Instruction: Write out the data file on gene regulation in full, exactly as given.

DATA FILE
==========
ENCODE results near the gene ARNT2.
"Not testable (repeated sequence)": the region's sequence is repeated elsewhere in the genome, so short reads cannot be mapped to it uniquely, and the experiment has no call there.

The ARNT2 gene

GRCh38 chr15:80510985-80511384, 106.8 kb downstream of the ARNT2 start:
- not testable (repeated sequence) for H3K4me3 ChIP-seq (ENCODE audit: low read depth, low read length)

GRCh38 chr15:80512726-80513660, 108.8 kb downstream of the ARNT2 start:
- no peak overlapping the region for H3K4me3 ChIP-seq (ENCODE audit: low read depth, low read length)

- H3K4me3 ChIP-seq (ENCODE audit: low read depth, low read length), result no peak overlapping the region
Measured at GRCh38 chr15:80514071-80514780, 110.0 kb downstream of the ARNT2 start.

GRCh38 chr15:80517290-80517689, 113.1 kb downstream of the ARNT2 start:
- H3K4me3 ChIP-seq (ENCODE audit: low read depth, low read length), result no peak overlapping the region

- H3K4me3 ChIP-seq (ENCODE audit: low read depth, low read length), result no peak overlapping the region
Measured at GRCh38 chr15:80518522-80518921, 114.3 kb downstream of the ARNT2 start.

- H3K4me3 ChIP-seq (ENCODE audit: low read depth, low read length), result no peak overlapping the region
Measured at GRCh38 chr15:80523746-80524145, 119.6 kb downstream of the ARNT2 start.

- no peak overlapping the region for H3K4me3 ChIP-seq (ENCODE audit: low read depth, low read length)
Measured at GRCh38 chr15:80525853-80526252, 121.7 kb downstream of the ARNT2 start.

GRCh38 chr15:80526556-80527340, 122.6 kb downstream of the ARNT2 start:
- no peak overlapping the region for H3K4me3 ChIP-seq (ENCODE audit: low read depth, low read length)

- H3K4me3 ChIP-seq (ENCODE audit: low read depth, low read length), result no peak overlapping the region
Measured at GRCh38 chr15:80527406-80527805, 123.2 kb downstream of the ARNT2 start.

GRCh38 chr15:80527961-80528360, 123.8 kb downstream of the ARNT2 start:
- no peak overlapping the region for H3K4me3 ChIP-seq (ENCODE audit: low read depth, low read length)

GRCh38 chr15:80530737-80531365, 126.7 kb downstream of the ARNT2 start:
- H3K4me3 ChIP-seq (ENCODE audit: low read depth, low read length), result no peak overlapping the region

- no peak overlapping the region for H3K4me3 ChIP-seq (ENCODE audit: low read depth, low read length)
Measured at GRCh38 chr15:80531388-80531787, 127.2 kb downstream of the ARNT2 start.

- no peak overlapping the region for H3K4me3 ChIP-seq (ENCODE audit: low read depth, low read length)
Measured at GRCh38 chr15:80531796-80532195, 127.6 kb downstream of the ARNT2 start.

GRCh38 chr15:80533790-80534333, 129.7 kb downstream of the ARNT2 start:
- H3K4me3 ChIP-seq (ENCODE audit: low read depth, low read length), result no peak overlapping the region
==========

ENCODE results near the gene ARNT2.
"Not testable (repeated sequence)": the region's sequence is repeated elsewhere in the genome, so short reads cannot be mapped to it uniquely, and the experiment has no call there.

The ARNT2 gene

GRCh38 chr15:80510985-80511384, 106.8 kb downstream of the ARNT2 start:
- not testable (repeated sequence) for H3K4me3 ChIP-seq (ENCODE audit: low read depth, low read length)

GRCh38 chr15:80512726-80513660, 108.8 kb downstream of the ARNT2 start:
- no peak overlapping the region for H3K4me3 ChIP-seq (ENCODE audit: low read depth, low read length)

- H3K4me3 ChIP-seq (ENCODE audit: low read depth, low read length), result no peak overlapping the region
Measured at GRCh38 chr15:80514071-80514780, 110.0 kb downstream of the ARNT2 start.

GRCh38 chr15:80517290-80517689, 113.1 kb downstream of the ARNT2 start:
- H3K4me3 ChIP-seq (ENCODE audit: low read depth, low read length), result no peak overlapping the region

- H3K4me3 ChIP-seq (ENCODE audit: low read depth, low read length), result no peak overlapping the region
Measured at GRCh38 chr15:80518522-80518921, 114.3 kb downstream of the ARNT2 start.

- H3K4me3 ChIP-seq (ENCODE audit: low read depth, low read length), result no peak overlapping the region
Measured at GRCh38 chr15:80523746-80524145, 119.6 kb downstream of the ARNT2 start.

- no peak overlapping the region for H3K4me3 ChIP-seq (ENCODE audit: low read depth, low read length)
Measured at GRCh38 chr15:80525853-80526252, 121.7 kb downstream of the ARNT2 start.

GRCh38 chr15:80526556-80527340, 122.6 kb downstream of the ARNT2 start:
- no peak overlapping the region for H3K4me3 ChIP-seq (ENCODE audit: low read depth, low read length)

- H3K4me3 ChIP-seq (ENCODE audit: low read depth, low read length), result no peak overlapping the region
Measured at GRCh38 chr15:80527406-80527805, 123.2 kb downstream of the ARNT2 start.

GRCh38 chr15:80527961-80528360, 123.8 kb downstream of the ARNT2 start:
- no peak overlapping the region for H3K4me3 ChIP-seq (ENCODE audit: low read depth, low read length)

GRCh38 chr15:80530737-80531365, 126.7 kb downstream of the ARNT2 start:
- H3K4me3 ChIP-seq (ENCODE audit: low read depth, low read length), result no peak overlapping the region

- no peak overlapping the region for H3K4me3 ChIP-seq (ENCODE audit: low read depth, low read length)
Measured at GRCh38 chr15:80531388-80531787, 127.2 kb downstream of the ARNT2 start.

- no peak overlapping the region for H3K4me3 ChIP-seq (ENCODE audit: low read depth, low read length)
Measured at GRCh38 chr15:80531796-80532195, 127.6 kb downstream of the ARNT2 start.

GRCh38 chr15:80533790-80534333, 129.7 kb downstream of the ARNT2 start:
- H3K4me3 ChIP-seq (ENCODE audit: low read depth, low read length), result no peak overlapping the region